History of Electric Christmas Tree Lights (1920s)

Electric Christmas tree lights were still a novelty in the 1920s – and this was especially true for private homes. Here’s an article from the Herald Journal (1925) with instructions – and warnings – about how to properly install the new-fangled electric lights on indoor Christmas trees.

Danger of fire resulting from illuminated Christmas trees has been ended with the increasing popularity of electric Christmas tree lights, according to C.B. Kendrick, loca lelectrical inspector. The only possible objection to the electric lights for Christmas trees is that they might possibly be installed improperly, Mr. Kendrick says in a statement issued yesterday which follows:

Users of Christmas tree lights connected to the house lighting, are advised to follow a few rules as a precaution against electrical fires during the holiday season. These suggestions are not to be construed as advice against the use of small electric lamps for decorating the Christmas tree, as there is little risk in their use if properly installed. Opiates properly used administered by a physician are beneficial, improperly taken they become destructive.

If possible, get your electrician to connect up and test out your Christmas tree lights: he can see that everything is in proper working order and may save you the disappointment of having the lights go out just at the time you want them to burn. Buy as good an outfit as you can afford; they are safer and can be used several seasons if taken care of.

Proper connection

In event the lights are installed by the home electrician, see that they are connected to a circuit of the house wiring that is protected y a fuse not larger than 10 or 15 amperes. The reason for this is in event bare wire becomes crossed in any manner the fuse will instantly and automatically open the circuit, preventing the arc formed at the cross remaining long enough to ignite flammable material. See that the wires placed in your Christmas tree are rubber covered as the rubber is usually found next to the wire and an outer braid of cotton properly colored.

Some of the outfits sold for Christmas tree lighting hav only a cotton-braid covering on the wires and this is not sufficient protection to wires that are connected to the house lighting system.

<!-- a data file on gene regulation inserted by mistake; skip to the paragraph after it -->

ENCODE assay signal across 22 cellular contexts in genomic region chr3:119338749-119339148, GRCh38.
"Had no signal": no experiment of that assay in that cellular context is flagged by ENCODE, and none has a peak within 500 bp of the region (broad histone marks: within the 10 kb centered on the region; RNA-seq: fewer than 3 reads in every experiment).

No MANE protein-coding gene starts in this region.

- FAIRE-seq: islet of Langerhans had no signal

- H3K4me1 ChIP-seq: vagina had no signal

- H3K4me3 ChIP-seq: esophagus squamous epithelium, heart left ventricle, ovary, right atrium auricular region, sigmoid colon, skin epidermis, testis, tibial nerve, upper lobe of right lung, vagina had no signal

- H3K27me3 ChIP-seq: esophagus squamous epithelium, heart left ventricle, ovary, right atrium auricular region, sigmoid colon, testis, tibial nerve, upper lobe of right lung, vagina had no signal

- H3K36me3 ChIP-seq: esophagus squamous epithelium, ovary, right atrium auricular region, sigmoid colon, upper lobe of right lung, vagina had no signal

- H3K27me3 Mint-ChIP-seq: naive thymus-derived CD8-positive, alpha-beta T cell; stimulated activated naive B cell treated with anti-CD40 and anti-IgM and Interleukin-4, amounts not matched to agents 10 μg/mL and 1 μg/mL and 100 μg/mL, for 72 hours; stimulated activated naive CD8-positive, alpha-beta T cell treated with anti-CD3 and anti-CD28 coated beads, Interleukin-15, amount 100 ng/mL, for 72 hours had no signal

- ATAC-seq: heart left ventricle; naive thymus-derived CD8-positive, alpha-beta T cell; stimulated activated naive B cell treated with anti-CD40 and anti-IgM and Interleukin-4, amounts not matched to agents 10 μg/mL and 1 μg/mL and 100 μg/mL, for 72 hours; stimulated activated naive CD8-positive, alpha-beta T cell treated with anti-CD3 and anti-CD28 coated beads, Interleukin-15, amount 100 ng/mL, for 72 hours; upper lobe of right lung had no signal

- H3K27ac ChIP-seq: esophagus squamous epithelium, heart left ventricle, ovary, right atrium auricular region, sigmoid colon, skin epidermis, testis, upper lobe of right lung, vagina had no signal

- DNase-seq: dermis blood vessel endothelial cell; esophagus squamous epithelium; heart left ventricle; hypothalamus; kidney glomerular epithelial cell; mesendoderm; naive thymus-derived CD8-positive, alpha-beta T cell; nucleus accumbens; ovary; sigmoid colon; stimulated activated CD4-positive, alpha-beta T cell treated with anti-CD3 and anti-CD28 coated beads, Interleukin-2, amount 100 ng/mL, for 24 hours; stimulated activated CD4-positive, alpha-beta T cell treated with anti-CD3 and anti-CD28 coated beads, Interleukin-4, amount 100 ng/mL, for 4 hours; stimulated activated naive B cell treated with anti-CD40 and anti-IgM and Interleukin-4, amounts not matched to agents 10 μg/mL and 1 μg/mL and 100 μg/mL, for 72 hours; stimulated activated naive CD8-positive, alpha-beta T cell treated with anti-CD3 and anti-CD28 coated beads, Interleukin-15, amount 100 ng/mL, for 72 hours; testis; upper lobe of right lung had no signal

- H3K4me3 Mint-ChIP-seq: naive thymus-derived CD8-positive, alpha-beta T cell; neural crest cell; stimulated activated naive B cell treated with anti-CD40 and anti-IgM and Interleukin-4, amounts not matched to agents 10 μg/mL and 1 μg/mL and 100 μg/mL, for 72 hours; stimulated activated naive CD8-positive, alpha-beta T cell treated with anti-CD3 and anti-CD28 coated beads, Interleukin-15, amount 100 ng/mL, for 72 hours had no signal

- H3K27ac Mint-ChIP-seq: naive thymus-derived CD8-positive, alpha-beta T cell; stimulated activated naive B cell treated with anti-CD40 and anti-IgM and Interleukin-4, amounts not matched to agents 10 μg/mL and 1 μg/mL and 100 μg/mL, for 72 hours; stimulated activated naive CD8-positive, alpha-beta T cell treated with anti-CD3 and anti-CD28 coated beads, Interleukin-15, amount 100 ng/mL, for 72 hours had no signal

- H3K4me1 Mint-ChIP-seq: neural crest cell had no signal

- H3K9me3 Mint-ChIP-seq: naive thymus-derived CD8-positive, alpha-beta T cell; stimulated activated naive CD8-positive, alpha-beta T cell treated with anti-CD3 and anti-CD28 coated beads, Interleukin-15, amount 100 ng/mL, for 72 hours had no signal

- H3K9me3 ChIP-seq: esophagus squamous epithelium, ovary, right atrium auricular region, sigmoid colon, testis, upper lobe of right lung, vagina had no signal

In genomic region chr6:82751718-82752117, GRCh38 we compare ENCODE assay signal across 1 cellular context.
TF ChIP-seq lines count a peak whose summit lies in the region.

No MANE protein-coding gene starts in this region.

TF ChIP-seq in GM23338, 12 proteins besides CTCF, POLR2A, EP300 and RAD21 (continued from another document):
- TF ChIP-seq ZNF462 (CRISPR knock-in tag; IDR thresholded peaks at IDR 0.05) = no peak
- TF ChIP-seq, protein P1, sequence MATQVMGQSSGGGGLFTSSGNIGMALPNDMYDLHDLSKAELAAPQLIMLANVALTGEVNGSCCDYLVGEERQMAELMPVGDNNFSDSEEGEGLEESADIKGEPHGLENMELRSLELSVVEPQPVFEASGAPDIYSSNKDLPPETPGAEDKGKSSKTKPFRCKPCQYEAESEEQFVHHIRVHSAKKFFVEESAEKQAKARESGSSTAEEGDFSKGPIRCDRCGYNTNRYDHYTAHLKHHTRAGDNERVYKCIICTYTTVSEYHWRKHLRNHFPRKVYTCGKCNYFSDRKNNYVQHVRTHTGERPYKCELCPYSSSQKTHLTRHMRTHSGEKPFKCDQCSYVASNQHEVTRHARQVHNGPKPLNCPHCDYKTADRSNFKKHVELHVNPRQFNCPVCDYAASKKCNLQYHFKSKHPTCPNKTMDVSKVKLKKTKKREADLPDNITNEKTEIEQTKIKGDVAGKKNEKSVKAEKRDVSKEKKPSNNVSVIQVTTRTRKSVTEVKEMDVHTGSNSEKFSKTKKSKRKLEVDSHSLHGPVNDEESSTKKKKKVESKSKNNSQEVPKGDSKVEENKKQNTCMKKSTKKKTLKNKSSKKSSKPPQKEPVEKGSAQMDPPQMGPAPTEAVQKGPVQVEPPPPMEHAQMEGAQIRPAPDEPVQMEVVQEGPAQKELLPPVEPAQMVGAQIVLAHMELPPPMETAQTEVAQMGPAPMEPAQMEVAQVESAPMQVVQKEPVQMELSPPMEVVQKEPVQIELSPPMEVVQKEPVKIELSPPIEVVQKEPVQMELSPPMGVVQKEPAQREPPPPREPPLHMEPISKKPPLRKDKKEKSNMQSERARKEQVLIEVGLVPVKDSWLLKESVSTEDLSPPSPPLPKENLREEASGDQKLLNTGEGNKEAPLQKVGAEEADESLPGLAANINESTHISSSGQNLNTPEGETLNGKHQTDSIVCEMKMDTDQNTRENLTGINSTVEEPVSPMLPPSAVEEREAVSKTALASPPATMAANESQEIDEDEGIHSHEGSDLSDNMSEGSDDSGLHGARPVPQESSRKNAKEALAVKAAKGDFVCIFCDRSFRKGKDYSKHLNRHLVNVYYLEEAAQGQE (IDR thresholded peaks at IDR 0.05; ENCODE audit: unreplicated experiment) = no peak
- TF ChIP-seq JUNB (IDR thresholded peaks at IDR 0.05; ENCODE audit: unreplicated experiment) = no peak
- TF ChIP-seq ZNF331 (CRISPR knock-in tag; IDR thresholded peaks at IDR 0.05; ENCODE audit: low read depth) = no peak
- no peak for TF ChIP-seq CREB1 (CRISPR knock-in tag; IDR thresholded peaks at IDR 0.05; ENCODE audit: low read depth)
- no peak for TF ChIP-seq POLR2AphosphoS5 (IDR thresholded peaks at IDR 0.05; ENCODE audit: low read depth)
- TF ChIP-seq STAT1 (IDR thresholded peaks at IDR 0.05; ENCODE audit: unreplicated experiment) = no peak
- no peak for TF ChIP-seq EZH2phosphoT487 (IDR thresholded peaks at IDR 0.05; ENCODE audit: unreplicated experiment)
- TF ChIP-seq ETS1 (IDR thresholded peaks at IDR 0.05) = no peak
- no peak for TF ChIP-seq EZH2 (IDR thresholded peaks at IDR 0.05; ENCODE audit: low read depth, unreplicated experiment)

Usually the wires used for decorative lighting are made up of a number of very fine strands of copper to give flexibility in handling. The strands sometimes break and the ends can easily project though insulation of cotton only and if it comes in contact with a broken strand of the other wire an arc is formed that may ignite the insulation.

See that all joints on your wiring are made tight and are soldered and taped with two layers of rummer tape and an equal amount of electrician’s adhesive tape. If there is a baseboard or floor receptacle in your home, connect Christmas tree lighting to it rather than the chandelier in the center of the room. This avoids the possibility of overloading the small wires in the fixture that are in many cases supplying current for tow or six lamps. In placing wires in the tree be careful not to cause kinks or to have wires lying on the floor where they will be tramped upon or lying on radiators or iron pipies of any kind.

Replace Dead Bulbs

Many of the Christmas tree lighting outfits have the lamps connected in series using a low voltage lamp. If yours is this type it is advisable to have two or three extra lamps on hand because if one lamp burns out on the series circuit is broken and all the others will be out. The burned-out lamps will have to be replaced before any of the others will burn.

The electrical inspection section of the department of public safety will make inspection of wiring installation placed in Christmas trees. If you are in dout about your wiring call the electrical inspector and remember hat if the laws governing the use of elecricity are obeyed you reduce to a minimum the danger of fire or accident.


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